Shadi Habib Allah works across film, sculpture, and installation, often drawing on a process of deep research and on-the-ground engagement in specific locales. Richly varied in form and focus, his projects run the gamut from traveling along illicit trade routes with Bedouin smugglers to recreating the bathtub of French Revolutionary radical Jean-Paul Marat. In works such as these, he homes in on economies of people, objects, and images, tracing various ways of navigating through these networks or investigating their structures.
Uniting Habib Allah’s practice is a distinctively ambiguous approach to his subject matter, tempering a deliberate and critical distance with a sympathetic, almost intimate tone. His projects are not documentary, per se—he takes an artist’s license in combining scripted and observational moments, and in non-linear edits—but offer sensitive and robust portraits of people and places that are often invisible or hidden from the mainstream. Habib Allah locates active circuits of goods and services that exist independently of, and at times elude or exploit, state-sanctioned systems.
At the Renaissance Society, two new works draw on the artist’s relationships in the Miami neighborhood of Liberty City, where corner stores once flourished as some of the only local options to buy groceries. Changes to zoning laws, however, brought in big-box chains, and in order to survive, many of these businesses shifted their primary exchanges to gambling and illegal food stamp transactions. A series of photographs, Dropping the 10th Digit, captures details of the hand-written receipts behind the counter, tracking individual customers’ records of debts and food stamps traded for cash. 70 Days Behind Inventory sees the artist taking up the vinyl flooring from one of these stores and relocating it into the gallery. Well-worn and stained, the tiles bear the markings of their previous life—imprints of the shelving units, a promotional decal—while demarcating a ghostly new space whose purpose is unclear. In both works, Habib Allah isolates specific nodes that nod to a complex shadow network of adaptation and endurance.
Presented alongside these, three previous video works trace systems of clandestine circulation and slippery subcultures. Set in Jerusalem, 30kg Shine is part ghost story, part horror film, part character study. These parallel stories unfold under the cover of darkness, weaving together multiple threads as they explore conditions of ownership in the face of conflict. S/N: 8F1GNA0021 features an interplay between a sculptural element—a camera commissioned by the artist to be purchased on the black market and given a new “legal” identity—and a video by which that camera records its own transformation. In documenting such a process, Habib Allah points to ways in which the circulation of illicit objects converges with more legitimate channels, and how this mirrors the practices of making and selling art. The artist’s 2010 work The King and the Jester was shot in a Liberty City auto body shop, offering fragmentary glimpses into the daily comings and goings of the workers: their frequently colorful banter, their meticulous attention to the custom cars, and the sprawling clutter of their garage. As with many of Habib Allah’s other works, the film blurs actual and staged scenes to examine questions of labor, value, and power as they play out both in this specific locale and in broader society.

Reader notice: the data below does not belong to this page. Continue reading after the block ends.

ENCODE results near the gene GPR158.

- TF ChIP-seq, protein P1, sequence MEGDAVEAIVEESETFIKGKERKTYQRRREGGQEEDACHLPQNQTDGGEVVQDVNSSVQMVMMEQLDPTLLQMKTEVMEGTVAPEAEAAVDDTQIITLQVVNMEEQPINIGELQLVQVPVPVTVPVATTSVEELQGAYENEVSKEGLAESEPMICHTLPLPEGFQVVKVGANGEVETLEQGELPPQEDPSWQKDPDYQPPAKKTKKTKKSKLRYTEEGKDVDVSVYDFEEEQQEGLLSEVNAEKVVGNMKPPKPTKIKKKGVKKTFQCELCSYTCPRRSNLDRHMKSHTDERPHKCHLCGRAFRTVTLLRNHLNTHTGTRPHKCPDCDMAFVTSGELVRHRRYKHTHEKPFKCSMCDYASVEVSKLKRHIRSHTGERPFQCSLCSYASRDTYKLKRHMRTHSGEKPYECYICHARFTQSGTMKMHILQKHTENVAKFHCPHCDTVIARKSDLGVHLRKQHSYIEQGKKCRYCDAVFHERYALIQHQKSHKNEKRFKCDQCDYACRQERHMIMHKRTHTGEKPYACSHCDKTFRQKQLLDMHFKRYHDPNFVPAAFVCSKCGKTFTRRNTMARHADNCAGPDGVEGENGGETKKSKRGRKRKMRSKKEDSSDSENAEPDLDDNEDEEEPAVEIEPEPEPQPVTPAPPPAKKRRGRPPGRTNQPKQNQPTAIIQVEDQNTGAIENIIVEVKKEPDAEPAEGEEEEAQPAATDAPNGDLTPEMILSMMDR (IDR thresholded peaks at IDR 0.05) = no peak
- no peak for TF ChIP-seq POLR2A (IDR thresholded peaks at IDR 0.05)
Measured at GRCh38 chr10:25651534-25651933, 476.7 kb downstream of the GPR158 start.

Curated by Solveig Øvstebø.
Shadi Habib Allah was born in Jerusalem in 1977 and is currently based in New York City and Miami, FL. Recent solo exhibitions include Biscuits and Green Sox Maaike at Reena Spaulings Fine Art, New York (2016); Shadi Habib Allah: 30KG Shine at Rodeo, London (2015); and Evacuated Containers at Green Art Gallery, Dubai (2013). His work has been included in the 13th Berwick Film and Media Arts Festival, UK (2017); Tamawuj, Sharjah Biennial, UAE (2017); House of Commons at Portikus, Frankfurt am Main, Germany (2016); and Surround Audience, New Museum Triennial, New York (2015). Habib Allah received a BFA from Bezalel Academy of Arts and Design in 2003 and an MFA from Columbia University in 2010. He undertook a residency at the Delfina Foundation in London in 2016 and received the Louis Comfort Tiffany Award in 2011.
Put to Rights is presented in conjunction with a related project at the Hammer Museum in Los Angeles, September 22, 2018–January 20, 2019.